ARPAC - Anti-Racist Pedagogy Across the Curriculum
2013 - 5th Annual ARPAC Workshop
The 5th annual Anti-Racist Pedagogy Across the Curriculum Workshop took place on May 15-23, 2013 at St. Cloud State University. The workshop is open to teaching faculty from all higher education institutions.
The workshop was be led by nationally recognized scholars Dr. Victor Rodriguez, California State University, Long Beach; Dr. Amy Phillips, University of North Dakota; and Joy Bailey and Carmen Valenzuela of the Minnesota Collaborative Anti-Racism Initiative.
Participants developed curriculum modifications for existing or new courses with implementation in future semesters and engaged in ongoing follow-up meetings during the 2013-2014 academic year.
Schedule and Workshop Outline
- May 15-17, 2013
- 8:30 a.m. – 4:30 p.m.
- Glacier North, Atwood Memorial Center
Topics focus on the historical and contextual work on dismantling racism including:
- 500 years of Racism and Resistance
- Defining Racism (an exploration of the dynamics of race and systemic power)
- Exploring the three manifestations of racism (individual, cultural, and institutional)
- Dismantling systemic racism with a focus on higher education
- May 20-23, 2013
- 8:30 a.m.- 4:30 p.m.
- Room 219, 51 Building
Topics focus particularly on incorporating anti-racist pedagogy across the curriculum including:
- Understanding Systemic Racism: Weaving Together the Analysis in the Higher Education Context
- Critical Pedagogy and Antiracism: Beyond Multicultural Pedagogy
- What is Anti-Racist Critical Pedagogy?
- Designing an Anti-Racist Course: Learning Outcomes, Classroom Cultures and Dynamics, Classroom Strategies, Methods, and Assessment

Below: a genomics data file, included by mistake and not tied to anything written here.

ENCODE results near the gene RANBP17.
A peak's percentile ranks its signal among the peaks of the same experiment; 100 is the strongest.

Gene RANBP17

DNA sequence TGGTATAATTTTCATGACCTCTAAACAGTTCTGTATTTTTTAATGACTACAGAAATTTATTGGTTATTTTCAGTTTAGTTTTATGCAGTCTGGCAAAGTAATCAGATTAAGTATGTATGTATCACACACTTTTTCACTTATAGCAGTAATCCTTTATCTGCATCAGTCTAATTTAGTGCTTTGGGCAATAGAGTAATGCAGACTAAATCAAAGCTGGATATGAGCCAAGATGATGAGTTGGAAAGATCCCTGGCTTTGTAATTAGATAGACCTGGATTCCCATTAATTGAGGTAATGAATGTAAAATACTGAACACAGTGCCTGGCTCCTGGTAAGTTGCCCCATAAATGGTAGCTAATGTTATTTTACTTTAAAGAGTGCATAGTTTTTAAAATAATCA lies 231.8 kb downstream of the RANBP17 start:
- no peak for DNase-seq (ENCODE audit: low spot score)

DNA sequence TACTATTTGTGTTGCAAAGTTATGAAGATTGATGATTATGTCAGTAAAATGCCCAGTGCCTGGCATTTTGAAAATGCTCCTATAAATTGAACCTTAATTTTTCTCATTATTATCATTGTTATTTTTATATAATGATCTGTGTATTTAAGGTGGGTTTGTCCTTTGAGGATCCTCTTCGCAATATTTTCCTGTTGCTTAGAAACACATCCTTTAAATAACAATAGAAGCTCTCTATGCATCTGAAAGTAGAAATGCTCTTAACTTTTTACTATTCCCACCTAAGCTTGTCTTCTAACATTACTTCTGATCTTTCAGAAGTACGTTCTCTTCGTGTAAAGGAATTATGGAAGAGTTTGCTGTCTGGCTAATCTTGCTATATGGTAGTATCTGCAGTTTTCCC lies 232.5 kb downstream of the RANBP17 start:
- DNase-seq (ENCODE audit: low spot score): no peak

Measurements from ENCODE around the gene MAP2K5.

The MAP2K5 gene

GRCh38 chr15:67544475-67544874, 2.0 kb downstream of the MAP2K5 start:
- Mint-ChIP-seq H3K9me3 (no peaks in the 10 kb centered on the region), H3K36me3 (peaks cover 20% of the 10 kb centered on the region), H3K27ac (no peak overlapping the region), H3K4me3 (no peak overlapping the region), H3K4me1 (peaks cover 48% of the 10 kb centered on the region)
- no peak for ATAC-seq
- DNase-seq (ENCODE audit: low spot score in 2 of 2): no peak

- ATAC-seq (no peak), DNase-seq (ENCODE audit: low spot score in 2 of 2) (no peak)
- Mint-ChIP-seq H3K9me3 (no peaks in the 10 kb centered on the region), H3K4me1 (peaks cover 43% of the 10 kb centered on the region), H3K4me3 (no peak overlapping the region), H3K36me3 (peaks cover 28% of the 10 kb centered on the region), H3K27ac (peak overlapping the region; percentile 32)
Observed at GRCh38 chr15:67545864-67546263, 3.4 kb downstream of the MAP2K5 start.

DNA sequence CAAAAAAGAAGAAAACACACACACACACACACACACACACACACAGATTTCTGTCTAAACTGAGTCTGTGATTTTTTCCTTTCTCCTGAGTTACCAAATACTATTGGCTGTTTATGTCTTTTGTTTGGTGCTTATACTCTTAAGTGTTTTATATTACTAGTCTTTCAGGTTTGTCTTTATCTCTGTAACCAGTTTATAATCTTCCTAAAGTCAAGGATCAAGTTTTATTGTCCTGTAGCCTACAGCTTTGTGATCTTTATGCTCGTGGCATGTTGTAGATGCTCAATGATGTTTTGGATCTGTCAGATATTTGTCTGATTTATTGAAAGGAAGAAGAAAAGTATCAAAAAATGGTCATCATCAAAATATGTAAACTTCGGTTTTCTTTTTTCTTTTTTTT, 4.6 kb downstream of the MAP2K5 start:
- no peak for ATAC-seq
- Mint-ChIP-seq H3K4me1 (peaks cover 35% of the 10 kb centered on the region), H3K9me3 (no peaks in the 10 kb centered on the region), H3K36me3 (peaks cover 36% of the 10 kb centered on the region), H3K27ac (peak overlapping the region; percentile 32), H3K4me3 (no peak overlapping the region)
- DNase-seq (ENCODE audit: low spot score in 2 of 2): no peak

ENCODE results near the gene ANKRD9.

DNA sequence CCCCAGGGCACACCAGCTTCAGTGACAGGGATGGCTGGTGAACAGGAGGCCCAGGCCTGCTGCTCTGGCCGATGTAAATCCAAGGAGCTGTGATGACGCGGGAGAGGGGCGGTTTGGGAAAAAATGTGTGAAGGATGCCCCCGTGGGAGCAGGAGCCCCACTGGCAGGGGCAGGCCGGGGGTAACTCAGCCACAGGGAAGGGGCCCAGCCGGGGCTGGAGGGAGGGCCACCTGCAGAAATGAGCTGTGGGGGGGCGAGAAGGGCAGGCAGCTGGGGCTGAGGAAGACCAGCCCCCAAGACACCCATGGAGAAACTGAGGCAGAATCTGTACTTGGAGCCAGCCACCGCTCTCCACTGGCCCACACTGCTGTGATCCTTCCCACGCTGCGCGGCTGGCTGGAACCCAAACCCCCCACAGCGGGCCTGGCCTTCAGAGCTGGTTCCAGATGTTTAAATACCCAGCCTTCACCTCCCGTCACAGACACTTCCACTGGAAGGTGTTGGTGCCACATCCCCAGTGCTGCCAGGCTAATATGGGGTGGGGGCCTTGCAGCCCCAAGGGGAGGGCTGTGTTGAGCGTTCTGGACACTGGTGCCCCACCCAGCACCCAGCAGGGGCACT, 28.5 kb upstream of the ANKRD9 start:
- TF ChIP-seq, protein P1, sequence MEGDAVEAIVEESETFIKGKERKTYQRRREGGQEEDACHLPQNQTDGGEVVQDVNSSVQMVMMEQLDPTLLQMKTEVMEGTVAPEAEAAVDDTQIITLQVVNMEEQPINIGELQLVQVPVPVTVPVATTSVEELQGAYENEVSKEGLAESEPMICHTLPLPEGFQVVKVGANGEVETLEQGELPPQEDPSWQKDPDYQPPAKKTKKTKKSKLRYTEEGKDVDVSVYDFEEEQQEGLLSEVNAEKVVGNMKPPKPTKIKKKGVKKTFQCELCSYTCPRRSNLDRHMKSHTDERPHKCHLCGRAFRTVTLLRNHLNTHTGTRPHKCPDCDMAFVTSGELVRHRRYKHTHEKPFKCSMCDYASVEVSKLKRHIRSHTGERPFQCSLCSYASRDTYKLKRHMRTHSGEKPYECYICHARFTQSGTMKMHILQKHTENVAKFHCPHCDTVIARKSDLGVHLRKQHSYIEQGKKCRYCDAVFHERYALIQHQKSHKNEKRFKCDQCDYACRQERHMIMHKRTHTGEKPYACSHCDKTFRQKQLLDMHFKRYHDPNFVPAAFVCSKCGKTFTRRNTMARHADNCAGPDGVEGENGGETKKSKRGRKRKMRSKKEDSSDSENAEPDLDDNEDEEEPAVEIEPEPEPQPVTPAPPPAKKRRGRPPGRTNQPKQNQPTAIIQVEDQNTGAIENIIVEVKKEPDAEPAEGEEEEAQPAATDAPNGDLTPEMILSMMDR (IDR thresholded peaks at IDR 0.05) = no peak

Joy Bailey has been an organizer/trainer with Crossroads Anti-Racism Organizing and Training since 2005. She holds a Bachelor’s degree in Spanish Education and her Master’s in Socio-cultural Studies in Education, both from Western Michigan University (WMU). Her Master's thesis is titled, "Kalamazoo Public Schools People’s History Project: Applying Critical Race Theory as an Analytical Lens for Phronetic Social Science."
Joy was a high school teacher for six years in Kalamazoo Public Schools (KPS). In addition, she has served as an adjunct instructor at WMU for courses on race and racism in education. Joy has been a coordinator of the Kalamazoo Public Schools Antiracism Team since 2007 as well as a community organizer for two years for Eliminating Racism and Claiming/Celebrating Diversity (ERAC/CE), a community wide anti-racism organization in Kalamazoo, MI. Joy is currently the Director of Organizing and Training for Crossroads.
Carmen Valenzuela is coordinator and former co-director of the Minnesota Collaborative Anti-Racism Initiative (MCARI), a long-time partner and now a regional program of Crossroads Anti-Racism Organizing and Training. Originally from Arizona, she lived in Minneapolis for over 25 years and has recently returned home.
She has a variety of management and training experience both in the corporate and nonprofit sectors. Active in MCARI since its inception in 1993, Carmen has a long history of activism in ecumenical and community organizations that have worked to understand the dynamics and intersections of gender, class and “race.” In the last ten years she has also focused on integrating the antiracism analysis and transformation lens to the organizational development process and participative strategic planning.